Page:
UBC Faculty Research and Publications

The perspectives of people who use drugs regarding short term involuntary substance use care for severe substance use disorders Chau, Leena W.; Erickson, Margaret; Vigo, Daniel V.; Lou, Hayami; Pakhomova, Tatiana E.; Winston, Mark L.; MacPherson, Donald; Thompson, Erica; Small, Will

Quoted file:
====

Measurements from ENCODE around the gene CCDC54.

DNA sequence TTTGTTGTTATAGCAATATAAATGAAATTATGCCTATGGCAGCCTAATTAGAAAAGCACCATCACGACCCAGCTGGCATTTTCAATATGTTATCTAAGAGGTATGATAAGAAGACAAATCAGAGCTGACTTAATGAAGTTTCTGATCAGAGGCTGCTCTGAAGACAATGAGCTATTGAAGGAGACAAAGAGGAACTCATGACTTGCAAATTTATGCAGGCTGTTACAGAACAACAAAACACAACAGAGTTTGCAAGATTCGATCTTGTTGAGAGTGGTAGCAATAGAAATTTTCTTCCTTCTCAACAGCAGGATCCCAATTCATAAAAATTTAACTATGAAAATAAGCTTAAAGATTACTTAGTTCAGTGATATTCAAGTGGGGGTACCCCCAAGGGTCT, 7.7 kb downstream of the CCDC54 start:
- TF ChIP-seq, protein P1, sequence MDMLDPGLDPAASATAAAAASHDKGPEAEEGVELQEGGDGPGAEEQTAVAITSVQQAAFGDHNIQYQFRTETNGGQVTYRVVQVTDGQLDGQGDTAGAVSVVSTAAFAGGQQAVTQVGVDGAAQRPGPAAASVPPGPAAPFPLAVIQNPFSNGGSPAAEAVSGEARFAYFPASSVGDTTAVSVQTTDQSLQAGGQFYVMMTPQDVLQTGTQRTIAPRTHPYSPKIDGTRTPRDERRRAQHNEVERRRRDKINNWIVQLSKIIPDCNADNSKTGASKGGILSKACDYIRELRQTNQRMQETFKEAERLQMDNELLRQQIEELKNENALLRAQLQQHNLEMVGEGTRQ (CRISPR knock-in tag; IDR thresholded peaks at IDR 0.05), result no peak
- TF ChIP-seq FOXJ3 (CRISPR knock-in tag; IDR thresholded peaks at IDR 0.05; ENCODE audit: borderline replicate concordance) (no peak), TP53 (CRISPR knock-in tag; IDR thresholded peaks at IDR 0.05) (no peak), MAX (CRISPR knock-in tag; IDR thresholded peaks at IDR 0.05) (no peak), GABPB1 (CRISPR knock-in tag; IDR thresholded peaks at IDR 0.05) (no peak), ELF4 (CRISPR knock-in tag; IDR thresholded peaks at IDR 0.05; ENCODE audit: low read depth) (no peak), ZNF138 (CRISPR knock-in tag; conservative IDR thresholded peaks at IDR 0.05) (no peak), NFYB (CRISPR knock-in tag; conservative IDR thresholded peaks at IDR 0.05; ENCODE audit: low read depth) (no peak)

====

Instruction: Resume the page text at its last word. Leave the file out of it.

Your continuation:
Background: In the Canadian Province of British Columbia (BC), the BC Mental Health Act permits involuntary care for treating mental disorders. However, the Act has also been applied to provide involuntary care to individuals with a primary substance use disorder, in the absence of specific guidelines and legislation, and with insufficient understanding of perspectives of people who use drugs (PWUD) regarding this approach. Methods: As part of a larger mixed-methods research project providing an overview of involuntary care for severe substance use disorders in BC, three focus groups were convened with: PWUD, families and caregivers, and Indigenous community stakeholders. This analysis examines perspectives from the focus group of PWUD, consisting of nine participants from local and regional drug user and advocacy organizations regarding involuntary care. A qualitative descriptive approach and thematic analysis were conducted, using a coding framework developed deductively and inductively, and participant perspectives were interpreted drawing on problematization theory. Results: Participants did not endorse the use of involuntary care, instead emphasizing significant changes were needed to address shortcomings of the wider voluntary care system. When asked to conceptualize what an acceptable involuntary care scenario might look like (under hypothetical and ideal conditions), participants recommended it should include: individual control and autonomy, peer advocacy in decision-making, and elimination of police and criminal justice system involvement from treatment encounters. Participants saw involuntary care to be an inappropriate approach given the shortcomings of the current system, noting also problems inherent in its use to manage severe SUDs and imminent harm, and prioritized alternate approaches to offsetting risks. Conclusion: Improving voluntary care for substance use, along with addressing the social determinants of health that put individuals at risk of problematic substance use and harm, were prioritized in participant perspectives. Participant comments regarding the use of involuntary care bring forward alternate solutions in the context of the opioid overdose crisis, and a reconceptualization of the ‘problem’ of managing severe substance use disorders.

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